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January 2023 | Issue 251

News in brief

Mini loan recovery helps primary pipeline re-emerge
Better than expected inflation numbers at the start of November lifted loan prices to an extent that the primary market for leveraged loans opened up, allowing for a number of regular new issue deals to clear the market.
Notably, Nielsen Holdings upsized its dollar and euro term loan Bs, printing at 89 cents on the dollar, the largest discount in the loan market in November, according to Debtwire. The loans weighed in at $2.1 billion and €300 million, compared to $1.5 billion and €250 million expected facility sizes.
Accompanying the return of M&A activity were a number of credits long sitting on bank balance sheets that were underwritten earlier in the year in better market conditions, then sold to investors at discounts as steep as the low 80s.
“If you’re a high-quality borrower with a positive story, you can place loans in today’s market and expect they’d be well received,” says Joe Rotondo, senior portfolio manager at MidOcean Credit Partners.
The Morningstar/LSTA leveraged loan index has an average bid of 92.8 cents as Creditflux goes to press.
Investors’ eyes are now turning to 2023 and concerns about credit fundamentals are deterring investors. However, an unknown factor is how retail investors respond when the fundamental picture becomes clearer, says Rotondo.
“When retail investors feel more comfortable with the economic outlook and realise the return potential of floating rate bank loans, we should see inflows from retail accounts,” he says. “This could be a significant demand driver for bank loans and a catalyst for the new issue loan market. We could see this shift later in 2023.”
Creativity pays off as investors lap up static euro CLOs
Amid a challenging CLO landscape in Europe, managers and arrangers showed creativity in 2022.
For one, arrangers offered triple As at a discount during the year, and took down large portions of the tranche themselves if there was insufficient demand.
Single B tranches, meanwhile, started the year at 900bp, but widened up to 1,500bp by September. With spreads extortionately high, several managers opted to issue delayed drawn tranches, while some CLOs featured turbo tranches. At the IG part of the cap stack, some triple A and double A investors took on Euribor caps.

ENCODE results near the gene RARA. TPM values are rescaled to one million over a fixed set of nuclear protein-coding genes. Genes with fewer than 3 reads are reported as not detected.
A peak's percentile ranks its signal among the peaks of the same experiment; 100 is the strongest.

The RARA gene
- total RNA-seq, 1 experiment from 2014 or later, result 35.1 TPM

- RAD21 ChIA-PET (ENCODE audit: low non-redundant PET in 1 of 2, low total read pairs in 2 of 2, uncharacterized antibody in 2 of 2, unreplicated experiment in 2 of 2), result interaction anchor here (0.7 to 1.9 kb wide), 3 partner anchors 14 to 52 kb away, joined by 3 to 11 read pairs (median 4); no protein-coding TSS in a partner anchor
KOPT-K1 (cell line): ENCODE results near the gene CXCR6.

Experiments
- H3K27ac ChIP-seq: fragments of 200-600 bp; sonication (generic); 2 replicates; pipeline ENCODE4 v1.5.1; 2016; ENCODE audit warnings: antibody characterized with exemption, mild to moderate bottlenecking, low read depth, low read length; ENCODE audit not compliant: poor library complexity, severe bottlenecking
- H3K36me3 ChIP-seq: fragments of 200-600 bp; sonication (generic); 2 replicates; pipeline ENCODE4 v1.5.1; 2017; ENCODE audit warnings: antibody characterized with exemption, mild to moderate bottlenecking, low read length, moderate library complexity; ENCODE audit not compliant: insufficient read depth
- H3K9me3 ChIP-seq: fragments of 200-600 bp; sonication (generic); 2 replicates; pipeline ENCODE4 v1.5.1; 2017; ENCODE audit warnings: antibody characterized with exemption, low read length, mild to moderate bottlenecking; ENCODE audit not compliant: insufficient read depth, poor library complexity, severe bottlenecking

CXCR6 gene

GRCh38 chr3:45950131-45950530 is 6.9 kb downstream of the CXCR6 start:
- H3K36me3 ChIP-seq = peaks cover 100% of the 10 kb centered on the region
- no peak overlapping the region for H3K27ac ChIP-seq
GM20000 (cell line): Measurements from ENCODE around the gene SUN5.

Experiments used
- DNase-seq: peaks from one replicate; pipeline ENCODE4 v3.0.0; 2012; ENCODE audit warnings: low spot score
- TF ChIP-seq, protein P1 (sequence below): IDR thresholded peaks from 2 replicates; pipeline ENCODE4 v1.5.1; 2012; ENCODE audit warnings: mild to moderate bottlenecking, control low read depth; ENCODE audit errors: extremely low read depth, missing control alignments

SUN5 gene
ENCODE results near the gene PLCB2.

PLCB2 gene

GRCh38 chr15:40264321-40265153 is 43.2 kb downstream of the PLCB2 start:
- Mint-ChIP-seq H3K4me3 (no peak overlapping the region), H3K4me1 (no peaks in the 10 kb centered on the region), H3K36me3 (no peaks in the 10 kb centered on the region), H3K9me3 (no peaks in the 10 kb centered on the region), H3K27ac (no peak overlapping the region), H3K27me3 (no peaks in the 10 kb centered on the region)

Seven static CLOs priced in 2022, with deals by Palmer Square, Sound Point, Axa IM, Napier Park and Onex Credit. Palmer Square was the only manager to price a static deal in the previous year.
One banker tells Creditflux: “A sub-section of investors finds static appealing. They like shorter duration and better oversight in the day one portfolio, which will be the main portfolio for the trade. The more significant impact is you get a benefit to the capital structure: there is more going into the triple A, so weighted average cost of financing across the cap stack is materially less because you have to put in less equity.”
Some managers opted for shorter reinvestment periods (versus the market standard three to five years) and non-call periods. 11 deals had reinvestment periods of two years or less in 2022, while 23 deals had non-call periods of around one year (excluding static deals), according to Creditflux data.
Deutsche Bank evolves CLO investment strategy
Deutsche Bank has developed its US CLO investment strategy in recent months, with sources noting the bank has scored co-placement agent roles in two deals.
The bank allocated to senior US CLO tranches in 2022, and towards the end of the year it observed there were few other firms buying senior tranches in the primary market. As such, sources say it was able to push for arranging credits.
Notably, Deutsche Bank was co-placement agent on MidOcean Credit CLO XI (priced 15 October) and AGL CLO 23 (2 November).